Major changes in the secondary, tertiary, and quaternary structures without cleavage of backbone peptide bonds are regarded as “denaturation”. Subtle changes in structure, which do not drastically alter the molecular architecture of the protein, are usually regarded as “conformational adaptability”. Breakdown of peptide bonds of protein into peptides or amino acid is “digestion”

Pic source: LINK

The structure of a protein depends on various attractive and repulsive interactions resulting from various intra-molecular forces as well as interaction of various protein groups with surrounding solvent water.  The native state (of a single protein molecule) is thermodynamically the most stable with lowest feasible free energy at physiological conditions. Any change in its environment, such as pH, ionic strength, temperature, solvent composition, etc., will force the molecule to assume a new equilibrium structure.

Understanding protein structure

Structure of protein (Pic source link)

How do we measure protein denaturation

Denaturation involves transformation of a well-defined, folded structure of a protein, formed under physiological conditions, to an unfolded state under non-physiological conditions. As we know, we cannot measure structure directly i.e. direct measurement of the fractions of native and denatured protein in a solution is not possible. But, conformational changes in proteins invariably affect several of its chemical and physical properties, such as ultraviolet (UV) absorbance, fluorescence, viscosity, sedimentation coefficient, optical rotation, circular dichroism, reactivity of sulfhydryl groups, and enzyme activity. Thus, protein denaturation can be studied by monitoring changes in these physical and chemical properties.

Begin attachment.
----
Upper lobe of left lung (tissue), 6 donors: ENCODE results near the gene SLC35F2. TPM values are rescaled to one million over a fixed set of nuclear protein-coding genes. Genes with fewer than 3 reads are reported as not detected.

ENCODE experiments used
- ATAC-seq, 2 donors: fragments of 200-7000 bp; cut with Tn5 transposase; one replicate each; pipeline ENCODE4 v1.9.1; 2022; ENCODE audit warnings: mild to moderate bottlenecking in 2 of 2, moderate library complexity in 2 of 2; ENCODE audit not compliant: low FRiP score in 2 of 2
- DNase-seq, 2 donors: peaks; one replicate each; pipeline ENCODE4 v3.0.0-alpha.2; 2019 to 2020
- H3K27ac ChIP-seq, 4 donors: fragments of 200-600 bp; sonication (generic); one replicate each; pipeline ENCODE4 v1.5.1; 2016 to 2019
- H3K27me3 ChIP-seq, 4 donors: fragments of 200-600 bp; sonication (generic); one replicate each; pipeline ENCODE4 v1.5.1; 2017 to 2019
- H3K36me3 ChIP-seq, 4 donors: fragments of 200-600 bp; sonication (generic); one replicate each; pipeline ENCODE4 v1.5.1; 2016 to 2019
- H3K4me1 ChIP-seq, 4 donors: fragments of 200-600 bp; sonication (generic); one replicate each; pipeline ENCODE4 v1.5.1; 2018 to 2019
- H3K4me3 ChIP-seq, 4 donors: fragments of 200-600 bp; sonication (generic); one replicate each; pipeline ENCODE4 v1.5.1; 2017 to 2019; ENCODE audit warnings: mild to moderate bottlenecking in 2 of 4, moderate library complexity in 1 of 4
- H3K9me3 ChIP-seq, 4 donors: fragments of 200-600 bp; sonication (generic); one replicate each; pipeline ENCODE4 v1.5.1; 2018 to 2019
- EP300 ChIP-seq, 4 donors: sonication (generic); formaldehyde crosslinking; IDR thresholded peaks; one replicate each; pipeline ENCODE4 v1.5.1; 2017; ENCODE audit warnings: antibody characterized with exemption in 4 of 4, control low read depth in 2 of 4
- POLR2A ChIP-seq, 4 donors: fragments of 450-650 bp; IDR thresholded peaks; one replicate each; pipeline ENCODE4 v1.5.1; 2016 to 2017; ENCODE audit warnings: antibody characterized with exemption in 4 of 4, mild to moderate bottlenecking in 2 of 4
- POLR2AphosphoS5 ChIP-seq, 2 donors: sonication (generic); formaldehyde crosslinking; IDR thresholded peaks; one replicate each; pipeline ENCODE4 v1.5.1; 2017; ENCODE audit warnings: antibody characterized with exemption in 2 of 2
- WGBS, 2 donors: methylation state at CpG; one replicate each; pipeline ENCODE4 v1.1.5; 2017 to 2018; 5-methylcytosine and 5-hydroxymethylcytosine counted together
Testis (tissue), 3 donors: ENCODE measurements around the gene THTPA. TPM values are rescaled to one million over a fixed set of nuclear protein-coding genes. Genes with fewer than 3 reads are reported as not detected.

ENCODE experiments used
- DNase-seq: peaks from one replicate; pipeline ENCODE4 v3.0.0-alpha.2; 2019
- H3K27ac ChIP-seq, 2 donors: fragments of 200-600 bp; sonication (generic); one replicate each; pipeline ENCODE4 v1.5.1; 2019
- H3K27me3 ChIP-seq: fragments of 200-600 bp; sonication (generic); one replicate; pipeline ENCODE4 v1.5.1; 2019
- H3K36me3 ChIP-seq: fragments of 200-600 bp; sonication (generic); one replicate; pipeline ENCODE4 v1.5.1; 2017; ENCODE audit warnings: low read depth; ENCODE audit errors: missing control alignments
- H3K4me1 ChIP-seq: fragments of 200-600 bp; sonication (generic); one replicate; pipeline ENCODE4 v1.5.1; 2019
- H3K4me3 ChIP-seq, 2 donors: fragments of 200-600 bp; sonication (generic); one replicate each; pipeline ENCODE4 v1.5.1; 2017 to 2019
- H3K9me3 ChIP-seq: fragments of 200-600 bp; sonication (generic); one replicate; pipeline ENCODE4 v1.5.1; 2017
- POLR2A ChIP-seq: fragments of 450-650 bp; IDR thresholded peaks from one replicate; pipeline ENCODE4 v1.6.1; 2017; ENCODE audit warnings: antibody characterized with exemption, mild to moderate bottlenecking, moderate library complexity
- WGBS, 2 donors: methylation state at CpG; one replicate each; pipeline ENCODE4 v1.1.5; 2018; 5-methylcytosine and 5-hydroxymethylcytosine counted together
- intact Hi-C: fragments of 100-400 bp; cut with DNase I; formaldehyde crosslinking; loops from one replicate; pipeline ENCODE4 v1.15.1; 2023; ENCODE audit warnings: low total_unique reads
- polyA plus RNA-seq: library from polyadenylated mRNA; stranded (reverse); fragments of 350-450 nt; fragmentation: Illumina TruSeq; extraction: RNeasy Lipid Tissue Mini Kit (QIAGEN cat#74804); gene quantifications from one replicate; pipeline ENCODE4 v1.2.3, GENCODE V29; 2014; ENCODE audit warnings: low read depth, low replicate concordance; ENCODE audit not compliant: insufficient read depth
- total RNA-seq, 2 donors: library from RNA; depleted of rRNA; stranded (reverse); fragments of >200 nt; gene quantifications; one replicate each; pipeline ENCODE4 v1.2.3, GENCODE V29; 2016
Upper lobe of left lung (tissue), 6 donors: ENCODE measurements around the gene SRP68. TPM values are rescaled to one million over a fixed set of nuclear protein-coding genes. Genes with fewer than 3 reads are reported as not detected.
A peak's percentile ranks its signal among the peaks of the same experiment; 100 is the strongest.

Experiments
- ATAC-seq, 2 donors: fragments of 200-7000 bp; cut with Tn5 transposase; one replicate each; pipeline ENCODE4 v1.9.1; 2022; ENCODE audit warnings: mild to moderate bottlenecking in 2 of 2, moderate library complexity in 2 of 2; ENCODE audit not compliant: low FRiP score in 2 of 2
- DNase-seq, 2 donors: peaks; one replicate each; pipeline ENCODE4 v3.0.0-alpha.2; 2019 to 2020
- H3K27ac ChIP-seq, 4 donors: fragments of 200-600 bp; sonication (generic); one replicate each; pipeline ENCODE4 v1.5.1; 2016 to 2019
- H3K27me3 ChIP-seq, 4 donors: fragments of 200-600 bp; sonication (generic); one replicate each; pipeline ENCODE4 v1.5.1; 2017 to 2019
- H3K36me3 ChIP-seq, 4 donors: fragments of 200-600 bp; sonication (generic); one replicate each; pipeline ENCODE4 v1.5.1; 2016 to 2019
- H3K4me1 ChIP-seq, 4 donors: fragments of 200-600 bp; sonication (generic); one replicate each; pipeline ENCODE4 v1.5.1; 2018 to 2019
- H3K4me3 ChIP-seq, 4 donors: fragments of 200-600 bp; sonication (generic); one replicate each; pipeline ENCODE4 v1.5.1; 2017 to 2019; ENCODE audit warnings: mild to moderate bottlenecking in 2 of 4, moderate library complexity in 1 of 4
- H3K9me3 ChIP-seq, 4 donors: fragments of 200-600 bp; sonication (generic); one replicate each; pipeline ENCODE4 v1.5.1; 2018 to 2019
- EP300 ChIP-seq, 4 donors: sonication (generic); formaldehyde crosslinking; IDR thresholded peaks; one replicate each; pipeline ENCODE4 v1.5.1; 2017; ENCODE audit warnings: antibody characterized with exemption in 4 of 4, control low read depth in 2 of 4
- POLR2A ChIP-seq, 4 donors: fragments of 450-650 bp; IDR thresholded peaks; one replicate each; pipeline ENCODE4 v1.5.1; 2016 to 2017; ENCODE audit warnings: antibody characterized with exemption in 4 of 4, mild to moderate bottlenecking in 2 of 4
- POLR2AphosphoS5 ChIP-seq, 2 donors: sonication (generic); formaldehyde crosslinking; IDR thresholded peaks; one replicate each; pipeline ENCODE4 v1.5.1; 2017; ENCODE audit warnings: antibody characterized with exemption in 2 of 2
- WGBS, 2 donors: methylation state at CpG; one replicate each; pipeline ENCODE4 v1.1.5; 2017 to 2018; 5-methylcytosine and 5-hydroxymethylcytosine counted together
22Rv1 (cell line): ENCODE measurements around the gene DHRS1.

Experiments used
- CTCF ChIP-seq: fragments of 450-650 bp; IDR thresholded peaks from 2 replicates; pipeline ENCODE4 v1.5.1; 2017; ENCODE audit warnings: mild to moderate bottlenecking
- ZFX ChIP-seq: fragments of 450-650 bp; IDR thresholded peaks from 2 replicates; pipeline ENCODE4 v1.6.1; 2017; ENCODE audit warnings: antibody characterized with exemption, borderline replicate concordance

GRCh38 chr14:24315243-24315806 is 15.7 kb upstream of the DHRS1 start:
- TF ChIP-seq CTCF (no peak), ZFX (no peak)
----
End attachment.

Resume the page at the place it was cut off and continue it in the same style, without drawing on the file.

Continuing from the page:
Heat as denaturant

Heat is the most commonly used agent in food processing and preservation.  When a protein solution is gradually heated above a critical temperature, it undergoes a sharp transition from the native state to the denatured state. The temperature at the transition midpoint, where t he concentration ratio of native and denatured states is 1,is known either as the melting temperature Tm, or the denaturation temperature Td.

The mechanism of temperature-induced denaturation is highly complex and involves primarily destabilization of the major non-covalent interactions. Hydrogen bonding, electrostatic, and van der Waals interactions are exothermic (enthalpy driven) in nature. Therefore, they are destabilized at high temperatures and stabilized at low temperatures. However, since peptide hydrogen bonds in proteins are mostly buried in the interior, they remain stable over a wide range of temperature. On the other hand, hydrophobic interactions are endothermic (entropy driven). They are stabilized at high temperatures and destabilized at low temperatures. Therefore, as the temperature is increased, the changes in the stabilities of these two groups of noncovalent interactions oppose each other. However, the stability of hydrophobic interactions cannot increase infinitely with increasing temperature, because above a certain temperature, gradual breakdown of water structure will eventually destabilize hydrophobic interactions as well. The strength of hydrophobic interactions reaches a maximum at about 60–70°C.

Another major force that affects conformational stability of proteins is the conformational entropy, –DSConf, of the polypeptide chain. As temperature is increased, the increase in thermal kinetic energy of the polypeptide chain greatly facilitates unfolding of the polypeptide chain.

Protein denaturation and amino acid composition